Milpitas High School
|Milpitas High School|
1285 Escuela Parkway
|School district||Milpitas Unified School District|
|Principal||Francis Rojas |
|Student to teacher ratio||24.59|
|Song||Milpitas Alma Mater|
Milpitas High School (MHS) is a public four-year comprehensive high school in Milpitas, California, a suburban community north of San Jose. It is one of two high schools within the Milpitas Unified School District.
As of 2013, Milpitas High School had an API score of 830 and had an API ranking of 8 out of 10. In 2004, MHS was granted a full, six-year accreditation by the Western Association of Schools and Colleges.
The school provides its students with many academic, extracurricular and other resources in a community committed to diversity in its student body, faculty and staff. Milpitas High School has modernized facilities which are spread across a 44-acre campus. The facilities include an 8 lane track, tennis courts, baseball field, soccer field, and large gymnasium.
Milpitas High School was directly preceded by Samuel Ayer High School. A continuum of education had existed in what is now the City of Milpitas since the Spanish colonial era, only to be interrupted by brief periods from 1848-1858 upon the secularization of the Californian missions, and 1954–1959, in which James Lick High School in the nearby city of San Jose became the high school for Milpitas residents. Upon the final restoration of local secondary education in 1959, a classical education in Latin Grammar and English Literature ceased to be the norm, and a modern curriculum was implemented, of which forms the basis of the curriculum for the present high school. Milpitas High School co-existed with Samuel Ayer High School from 1969, until the latter closed its doors in 1980, leaving Milpitas High School to be the sole remaining high school. The predecessors of Milpitas High School are:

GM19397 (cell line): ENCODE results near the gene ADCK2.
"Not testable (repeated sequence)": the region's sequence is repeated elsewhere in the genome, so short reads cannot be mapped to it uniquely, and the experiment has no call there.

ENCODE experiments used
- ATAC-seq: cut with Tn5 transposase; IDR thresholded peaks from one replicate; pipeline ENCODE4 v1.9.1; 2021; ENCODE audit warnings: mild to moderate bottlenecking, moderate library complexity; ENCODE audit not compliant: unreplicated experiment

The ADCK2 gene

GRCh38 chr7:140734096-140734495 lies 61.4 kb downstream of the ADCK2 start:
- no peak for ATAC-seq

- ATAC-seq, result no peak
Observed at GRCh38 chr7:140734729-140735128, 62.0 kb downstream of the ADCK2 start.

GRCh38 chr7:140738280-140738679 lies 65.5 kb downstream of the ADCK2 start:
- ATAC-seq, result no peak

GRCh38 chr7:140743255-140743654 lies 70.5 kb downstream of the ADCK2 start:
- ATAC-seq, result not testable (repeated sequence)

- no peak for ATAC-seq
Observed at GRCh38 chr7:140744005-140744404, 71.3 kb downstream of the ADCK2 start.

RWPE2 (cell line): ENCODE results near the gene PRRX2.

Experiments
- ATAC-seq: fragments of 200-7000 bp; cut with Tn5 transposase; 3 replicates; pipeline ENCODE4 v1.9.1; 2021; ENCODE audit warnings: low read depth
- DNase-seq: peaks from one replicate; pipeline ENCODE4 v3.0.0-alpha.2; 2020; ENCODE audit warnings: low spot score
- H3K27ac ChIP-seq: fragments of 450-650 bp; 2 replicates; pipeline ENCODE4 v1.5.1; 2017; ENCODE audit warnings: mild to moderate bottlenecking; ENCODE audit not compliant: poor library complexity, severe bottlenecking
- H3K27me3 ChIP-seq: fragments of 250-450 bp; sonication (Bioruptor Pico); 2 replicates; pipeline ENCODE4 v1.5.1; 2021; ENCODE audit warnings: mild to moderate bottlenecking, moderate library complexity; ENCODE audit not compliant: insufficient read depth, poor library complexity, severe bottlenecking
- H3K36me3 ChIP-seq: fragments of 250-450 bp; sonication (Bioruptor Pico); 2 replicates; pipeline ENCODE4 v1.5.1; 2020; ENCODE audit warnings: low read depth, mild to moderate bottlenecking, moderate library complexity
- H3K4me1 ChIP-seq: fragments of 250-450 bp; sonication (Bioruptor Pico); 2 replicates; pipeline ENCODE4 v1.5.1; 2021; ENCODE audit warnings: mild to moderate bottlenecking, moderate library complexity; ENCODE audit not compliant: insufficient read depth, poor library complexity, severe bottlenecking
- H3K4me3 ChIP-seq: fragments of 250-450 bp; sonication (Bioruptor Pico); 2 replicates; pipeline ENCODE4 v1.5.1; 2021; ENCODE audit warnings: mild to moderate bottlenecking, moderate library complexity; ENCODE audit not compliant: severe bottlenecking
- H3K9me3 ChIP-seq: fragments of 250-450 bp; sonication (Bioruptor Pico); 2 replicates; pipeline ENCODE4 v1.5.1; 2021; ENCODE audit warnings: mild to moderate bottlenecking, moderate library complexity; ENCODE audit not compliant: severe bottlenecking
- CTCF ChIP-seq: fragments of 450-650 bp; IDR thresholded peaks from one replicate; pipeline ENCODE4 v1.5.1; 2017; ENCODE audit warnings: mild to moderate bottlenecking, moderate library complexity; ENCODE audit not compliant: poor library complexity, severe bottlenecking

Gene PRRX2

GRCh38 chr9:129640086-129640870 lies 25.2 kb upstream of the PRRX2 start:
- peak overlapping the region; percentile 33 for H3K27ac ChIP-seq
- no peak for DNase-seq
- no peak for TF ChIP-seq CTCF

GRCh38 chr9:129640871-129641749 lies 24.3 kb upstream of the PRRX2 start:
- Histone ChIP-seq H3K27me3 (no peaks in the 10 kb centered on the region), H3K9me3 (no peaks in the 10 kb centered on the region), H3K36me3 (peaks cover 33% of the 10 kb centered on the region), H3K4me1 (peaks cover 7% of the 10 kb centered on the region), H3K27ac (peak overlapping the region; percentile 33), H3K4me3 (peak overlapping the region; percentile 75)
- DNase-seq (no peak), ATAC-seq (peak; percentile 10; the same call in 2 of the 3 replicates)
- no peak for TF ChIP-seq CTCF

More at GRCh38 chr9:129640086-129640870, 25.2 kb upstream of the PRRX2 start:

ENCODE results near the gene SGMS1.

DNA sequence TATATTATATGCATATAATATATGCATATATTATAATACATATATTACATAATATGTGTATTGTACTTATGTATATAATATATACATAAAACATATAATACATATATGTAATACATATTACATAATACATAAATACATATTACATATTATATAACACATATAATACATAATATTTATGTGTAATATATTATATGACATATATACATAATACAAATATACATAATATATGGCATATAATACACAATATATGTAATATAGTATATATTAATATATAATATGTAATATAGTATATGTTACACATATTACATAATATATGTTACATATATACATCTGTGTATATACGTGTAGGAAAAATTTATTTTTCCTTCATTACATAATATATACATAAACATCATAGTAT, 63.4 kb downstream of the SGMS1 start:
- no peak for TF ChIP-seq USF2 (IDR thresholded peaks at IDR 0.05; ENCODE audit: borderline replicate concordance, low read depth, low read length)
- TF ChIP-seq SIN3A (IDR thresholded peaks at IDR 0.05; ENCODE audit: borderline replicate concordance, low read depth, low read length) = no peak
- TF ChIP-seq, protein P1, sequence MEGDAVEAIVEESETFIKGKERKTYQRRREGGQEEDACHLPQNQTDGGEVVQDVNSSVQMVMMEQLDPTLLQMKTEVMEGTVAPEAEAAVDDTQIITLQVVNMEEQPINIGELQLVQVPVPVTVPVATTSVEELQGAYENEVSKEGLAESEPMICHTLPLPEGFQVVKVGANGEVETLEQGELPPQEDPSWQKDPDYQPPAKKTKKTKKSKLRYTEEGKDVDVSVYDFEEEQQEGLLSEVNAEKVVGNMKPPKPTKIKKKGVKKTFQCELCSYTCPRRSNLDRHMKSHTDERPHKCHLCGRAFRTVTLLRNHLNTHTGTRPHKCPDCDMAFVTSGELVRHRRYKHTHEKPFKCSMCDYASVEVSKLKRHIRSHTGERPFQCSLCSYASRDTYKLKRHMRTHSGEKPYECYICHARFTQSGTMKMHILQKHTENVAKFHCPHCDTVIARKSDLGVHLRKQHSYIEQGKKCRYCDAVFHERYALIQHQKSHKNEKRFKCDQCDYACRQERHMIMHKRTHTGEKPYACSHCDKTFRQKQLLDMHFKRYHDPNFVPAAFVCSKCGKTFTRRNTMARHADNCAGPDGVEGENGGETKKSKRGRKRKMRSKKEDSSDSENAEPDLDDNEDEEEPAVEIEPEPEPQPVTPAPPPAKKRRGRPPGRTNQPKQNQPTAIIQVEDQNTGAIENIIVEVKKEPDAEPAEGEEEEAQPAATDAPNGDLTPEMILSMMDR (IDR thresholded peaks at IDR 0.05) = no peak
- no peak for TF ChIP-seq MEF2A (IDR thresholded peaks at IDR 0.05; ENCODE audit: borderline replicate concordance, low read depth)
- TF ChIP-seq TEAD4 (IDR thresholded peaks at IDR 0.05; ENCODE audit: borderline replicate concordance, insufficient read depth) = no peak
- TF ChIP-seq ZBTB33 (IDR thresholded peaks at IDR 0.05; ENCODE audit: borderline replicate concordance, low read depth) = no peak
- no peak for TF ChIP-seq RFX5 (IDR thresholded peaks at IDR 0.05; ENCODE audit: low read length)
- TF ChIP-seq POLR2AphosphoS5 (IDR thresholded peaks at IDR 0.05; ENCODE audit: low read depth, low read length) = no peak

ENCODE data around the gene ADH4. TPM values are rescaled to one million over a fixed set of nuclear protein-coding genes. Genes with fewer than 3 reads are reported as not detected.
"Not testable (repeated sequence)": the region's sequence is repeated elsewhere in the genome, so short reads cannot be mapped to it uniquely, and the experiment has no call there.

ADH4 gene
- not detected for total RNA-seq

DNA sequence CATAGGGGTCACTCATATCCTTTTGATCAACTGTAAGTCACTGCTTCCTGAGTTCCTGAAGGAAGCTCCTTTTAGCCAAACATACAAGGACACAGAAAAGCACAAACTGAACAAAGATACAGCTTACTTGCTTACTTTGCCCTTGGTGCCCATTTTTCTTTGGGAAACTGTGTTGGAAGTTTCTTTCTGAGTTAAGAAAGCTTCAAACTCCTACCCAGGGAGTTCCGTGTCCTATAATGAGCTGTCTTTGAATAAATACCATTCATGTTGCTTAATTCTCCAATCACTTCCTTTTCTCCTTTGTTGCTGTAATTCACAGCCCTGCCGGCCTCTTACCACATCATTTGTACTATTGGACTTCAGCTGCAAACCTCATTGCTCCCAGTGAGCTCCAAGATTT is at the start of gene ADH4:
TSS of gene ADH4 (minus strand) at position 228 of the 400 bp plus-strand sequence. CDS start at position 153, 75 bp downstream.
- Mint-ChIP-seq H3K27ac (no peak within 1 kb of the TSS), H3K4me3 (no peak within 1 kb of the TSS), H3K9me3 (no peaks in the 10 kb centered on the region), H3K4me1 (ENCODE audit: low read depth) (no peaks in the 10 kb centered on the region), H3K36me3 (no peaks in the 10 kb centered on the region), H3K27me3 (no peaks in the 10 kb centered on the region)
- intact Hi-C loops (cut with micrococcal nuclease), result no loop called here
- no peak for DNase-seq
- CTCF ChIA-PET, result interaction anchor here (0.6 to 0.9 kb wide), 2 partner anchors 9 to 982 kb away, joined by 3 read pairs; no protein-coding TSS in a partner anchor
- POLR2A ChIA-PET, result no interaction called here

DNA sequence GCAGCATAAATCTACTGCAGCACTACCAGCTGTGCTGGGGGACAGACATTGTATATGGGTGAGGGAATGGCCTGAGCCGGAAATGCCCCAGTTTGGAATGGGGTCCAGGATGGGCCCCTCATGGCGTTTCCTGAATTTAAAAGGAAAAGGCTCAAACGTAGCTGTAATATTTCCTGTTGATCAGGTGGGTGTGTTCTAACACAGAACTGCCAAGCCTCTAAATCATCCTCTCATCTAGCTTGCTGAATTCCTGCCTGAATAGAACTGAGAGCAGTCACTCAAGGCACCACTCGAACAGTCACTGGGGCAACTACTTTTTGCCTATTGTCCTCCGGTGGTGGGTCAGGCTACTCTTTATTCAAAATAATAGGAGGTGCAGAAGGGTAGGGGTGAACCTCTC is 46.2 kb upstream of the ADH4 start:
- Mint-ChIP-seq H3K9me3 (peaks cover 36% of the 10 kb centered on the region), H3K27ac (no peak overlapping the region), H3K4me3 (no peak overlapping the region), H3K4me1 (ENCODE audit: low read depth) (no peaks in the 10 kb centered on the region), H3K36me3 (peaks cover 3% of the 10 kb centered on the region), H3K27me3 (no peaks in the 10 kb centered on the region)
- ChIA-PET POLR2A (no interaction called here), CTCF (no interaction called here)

- Mission San José de Guadalupe (1797–1848)
First interruption period, 1848-1856
- Laguna School (1856–1858)
- Milpitas Grammar School (1858–1954)
Second interruption period, 1954-1959
- James Lick High School (1954–1959)
Restoration to Milpitas
- Samuel Ayer High School (1959–1969; co-existed until 1980)
Milpitas High School is located on Escuela Parkway in Milpitas, north of Jacklin Road. The eastern side of the school is the main entrance and student drop-off area, and the western side consists of a football stadium, track, and mural of Milpitas High School's mascot, the Trojans.
Milpitas High School has many facilities for athletic use. The school has a new swimming pool (as of 2015) that is open to the public. Also, the football and soccer fields are built of artificial turf, and the synthetic rubber track was built in 2003 and finished in 2004. Since its beginnings, Milpitas High has been renovated and improved, with new buildings and facilities being added for school use. Marshall Pomeroy Elementary School is adjacent to Milpitas High School's east side, and Thomas Russell Middle School is located northeast of the high school.
- Fine Arts
- Foreign Language
- Home Economics
- Industrial Technology
- Language Arts
- Performing Arts
- Physical Education
- Social Studies
- Special Education
Advanced Placement (AP) Honor Roll
Milpitas Unified School District is one of 22 districts in the state that has been recognized by the College Board for simultaneously achieving increases in access to AP courses for a broader number of students and improving the rate at which AP students have earned scores of 3 or higher on an AP exam. The pass rate is 76%, higher than CA as a whole and higher than the international pass rate. Milpitas High School is on the 3rd Annual Honor Roll.
There are two committees to enrich development at Milpitas School:
- Parent-Teacher-Student Association (PTSA)
- School Site Council
Students must complete 220 credits, including:
- English- 40 credits
- Social Studies- 35 credits
- Math- 30 credits
- Science- 20 credits
- Physical Education- 20 credits
- Fine Arts, Foreign Language, or Humanities- 10 credits
- Electives- 65 credits
Milpitas Unified requires 20 hours of community service in order to receive a high school diploma.
In 1997 the Boys Varsity Basketball team won the first CCS Division 1 Championship in school history by defeating Oak Grove 44-43. Led by Steve Moore's 19 points.
On December 2, 2006, the Milpitas High School Varsity football team won the CCS Championship for the first time. The Trojans competed against rival Piedmont Hills High School and won, 39-21. This was the second time Milpitas High School made it to the CCS Championship game. The first time was in 1993, and the Trojans lost to Leland High School in a shutout scenario of 35-0. Milpitas won CCS again in 2009. 4 years later, Milpitas won the school's third CCS championship; beating San Benito High School 37-23. In 2017 Milpitas won the school's first state championship in any sport; beating Southwest High School from El Centro 45-41.